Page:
Roland died in October 1999 from cardiomyopathy. Roland entered Yale with the Class of 1963 but graduated with our class. Ian Robertson '63 offered a warm and admiring appreciation of his good friend, in which he said that Roland "was consumed by art. He has left behind a vast treasure of sketchbooks, drawings, paintings, and sculpture prized by the cognoscenti. A twinkle has vanished from our firmament."
Remembrance by Jeremy Wood '64
read at our 40th Reunion
June 4, 2004
Zorba came upon an old man planting an apricot seedling and asked
why he, an old man, was planting a new tree. "I live as though I
would never die," was his reply.
"And me, I live as though I might die tomorrow," said Zorba, "which one of us is right?"
Roland Paul Mochary, aka "Moch" as I knew him at Yale Architecture School, lived his life big, bold and loud.
He was a party animal often given to kicking up his heels a la Zorba, fueled by retsina and moving more like a force of nature, a mischievous dancing bear who greeted unsuspecting friends with rough bone-crunching hugs and/or bruising tweaks on the cheeks.
Yet Moch was capable of some of the most delicate renderings, the best designs and models produced by our class, a rare "natural talent".
Moch departed architecture school after two years. I lost track of him until
he reappeared at our Twentieth Reunion, now as an artist, a creator of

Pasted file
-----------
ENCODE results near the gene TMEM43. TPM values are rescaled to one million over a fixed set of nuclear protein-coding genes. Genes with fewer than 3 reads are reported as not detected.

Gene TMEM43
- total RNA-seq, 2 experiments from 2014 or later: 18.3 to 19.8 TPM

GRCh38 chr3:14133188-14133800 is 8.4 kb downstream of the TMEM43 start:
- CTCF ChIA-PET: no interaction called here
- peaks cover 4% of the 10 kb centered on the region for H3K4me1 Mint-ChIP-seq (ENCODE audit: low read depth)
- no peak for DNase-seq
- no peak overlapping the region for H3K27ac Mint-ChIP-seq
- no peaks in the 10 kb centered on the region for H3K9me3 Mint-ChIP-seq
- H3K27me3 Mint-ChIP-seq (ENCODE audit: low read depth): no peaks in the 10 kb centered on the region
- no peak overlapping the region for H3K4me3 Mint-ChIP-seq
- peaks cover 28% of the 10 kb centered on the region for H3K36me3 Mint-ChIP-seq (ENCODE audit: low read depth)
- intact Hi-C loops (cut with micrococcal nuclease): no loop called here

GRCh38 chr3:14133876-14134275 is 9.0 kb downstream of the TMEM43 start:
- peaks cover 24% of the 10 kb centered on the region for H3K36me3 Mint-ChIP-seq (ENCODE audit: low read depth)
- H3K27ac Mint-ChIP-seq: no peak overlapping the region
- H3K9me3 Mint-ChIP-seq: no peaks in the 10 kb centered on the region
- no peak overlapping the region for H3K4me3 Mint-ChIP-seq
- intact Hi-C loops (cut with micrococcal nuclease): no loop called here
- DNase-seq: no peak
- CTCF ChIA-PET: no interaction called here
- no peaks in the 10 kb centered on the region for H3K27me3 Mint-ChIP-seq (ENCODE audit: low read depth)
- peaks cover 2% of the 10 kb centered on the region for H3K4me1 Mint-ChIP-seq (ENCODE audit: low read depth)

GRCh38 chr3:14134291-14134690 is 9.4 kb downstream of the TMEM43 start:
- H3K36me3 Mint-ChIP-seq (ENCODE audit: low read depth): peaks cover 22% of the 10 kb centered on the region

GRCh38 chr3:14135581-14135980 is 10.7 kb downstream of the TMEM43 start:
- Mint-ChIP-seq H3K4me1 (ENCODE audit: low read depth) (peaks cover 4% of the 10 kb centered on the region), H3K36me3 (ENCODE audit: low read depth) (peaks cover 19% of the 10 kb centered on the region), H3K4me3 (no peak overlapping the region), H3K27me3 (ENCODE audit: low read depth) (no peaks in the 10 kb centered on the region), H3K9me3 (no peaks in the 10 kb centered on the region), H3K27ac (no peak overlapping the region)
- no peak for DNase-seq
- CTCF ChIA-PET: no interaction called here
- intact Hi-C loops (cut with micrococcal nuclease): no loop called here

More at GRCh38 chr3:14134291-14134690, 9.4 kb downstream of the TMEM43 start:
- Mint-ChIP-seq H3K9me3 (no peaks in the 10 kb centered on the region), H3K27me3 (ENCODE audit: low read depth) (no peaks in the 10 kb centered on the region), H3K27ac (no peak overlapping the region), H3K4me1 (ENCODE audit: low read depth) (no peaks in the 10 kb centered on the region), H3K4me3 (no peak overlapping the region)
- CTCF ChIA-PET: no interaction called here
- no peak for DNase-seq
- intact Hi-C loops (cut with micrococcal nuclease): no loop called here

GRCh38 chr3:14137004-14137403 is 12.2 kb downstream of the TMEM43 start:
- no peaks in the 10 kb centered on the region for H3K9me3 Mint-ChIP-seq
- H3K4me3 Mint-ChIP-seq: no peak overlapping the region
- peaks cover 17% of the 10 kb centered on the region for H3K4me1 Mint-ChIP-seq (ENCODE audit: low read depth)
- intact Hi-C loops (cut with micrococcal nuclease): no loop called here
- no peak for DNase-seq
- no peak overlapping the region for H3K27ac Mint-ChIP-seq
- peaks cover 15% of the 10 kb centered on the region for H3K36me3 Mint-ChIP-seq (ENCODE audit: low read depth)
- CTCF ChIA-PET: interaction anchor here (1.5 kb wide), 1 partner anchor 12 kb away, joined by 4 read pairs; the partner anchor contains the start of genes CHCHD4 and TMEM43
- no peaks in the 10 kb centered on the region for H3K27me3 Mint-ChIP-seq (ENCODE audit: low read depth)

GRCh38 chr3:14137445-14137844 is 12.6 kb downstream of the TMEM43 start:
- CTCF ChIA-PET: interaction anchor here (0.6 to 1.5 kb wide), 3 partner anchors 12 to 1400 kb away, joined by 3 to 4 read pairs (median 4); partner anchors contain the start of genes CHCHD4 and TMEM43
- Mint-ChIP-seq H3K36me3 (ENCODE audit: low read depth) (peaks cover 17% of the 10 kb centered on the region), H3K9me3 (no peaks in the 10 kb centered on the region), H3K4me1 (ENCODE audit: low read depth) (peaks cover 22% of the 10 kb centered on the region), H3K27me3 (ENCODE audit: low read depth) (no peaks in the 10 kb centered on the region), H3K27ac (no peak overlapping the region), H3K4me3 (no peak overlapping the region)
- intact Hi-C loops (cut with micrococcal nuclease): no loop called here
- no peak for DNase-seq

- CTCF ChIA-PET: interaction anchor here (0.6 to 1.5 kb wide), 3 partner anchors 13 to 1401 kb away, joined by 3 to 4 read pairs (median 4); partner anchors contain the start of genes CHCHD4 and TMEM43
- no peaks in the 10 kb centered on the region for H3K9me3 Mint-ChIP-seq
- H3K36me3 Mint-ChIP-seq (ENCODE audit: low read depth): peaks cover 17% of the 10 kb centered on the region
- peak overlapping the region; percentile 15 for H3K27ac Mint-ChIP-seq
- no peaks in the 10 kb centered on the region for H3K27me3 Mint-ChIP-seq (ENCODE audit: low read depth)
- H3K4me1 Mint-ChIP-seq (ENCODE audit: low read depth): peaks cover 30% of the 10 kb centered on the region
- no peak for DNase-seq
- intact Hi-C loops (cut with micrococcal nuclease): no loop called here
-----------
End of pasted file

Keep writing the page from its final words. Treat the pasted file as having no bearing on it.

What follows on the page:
paintings and whimsical sculptures.
Peter Dominick, Class of 1963, Moch's roommate and old friend, puts it as follows:
"Moch was a brilliant original thinker, a gifted artist, a great lover of women and life. He had no tolerance for convention and as such he remained free of much of society's restraints. He was loved by his friends, charmed us all in one way or another with his insights, his humor, and his irreverence, but mostly by his art ― work that reverberated with joy, humor and a natural gift to communicate."
Remembrance by Peter Dominick '63
Jeremy Wood '64 reports a 5/17/04 email from Peter Dominick '63 regarding Roland Mochary's"life in art" in New York City and Montclair, New Jersey. The following are excerpts from Peter's account, with Jeremy's clarifications in square brackets. Following the excerpts are photographs of four sculptures by Roland, all dating from 1983.
"... I saw him [Moch] in early 1973-4 and he seemed happy/together and still very much the child ... returned to the East Coast , and took being an artist as his path ...
"He came under the mentorship of [the painter] Knox Martin who taught at Yale and then for many years at the New York Art Students League ...
"Moch always drew like an angel ... His sketchbooks are numerous and spectacular ... He also sculpted, some serious David-Smith-like pieces / painted steel ... always with a sense of humor however ... He painted portraits. He said of a portrait that first it had to be a great painting, then it had to describe the sitter as he/she was, is, and will become ... whether Dorian Gray emerged or not depended on his moods ..."
Of Moch's basement studio space (at his brother Steven's house in Montclair, NJ), Peter commented:
"It was always a thrill to visit / to see the work in all its forms ... drawings/paintings and his sculptures, many interpretations of mounted heads ... elephants and crocodiles and camels/snakes and rabbits ... a Noah's ark of animals made from refrigerator parts / welded corrugated pipe / expanded metals / plastic hoses ... you name it ... funny / poignant work."
Blackbird -- The Fourteenth Way
Last American Hero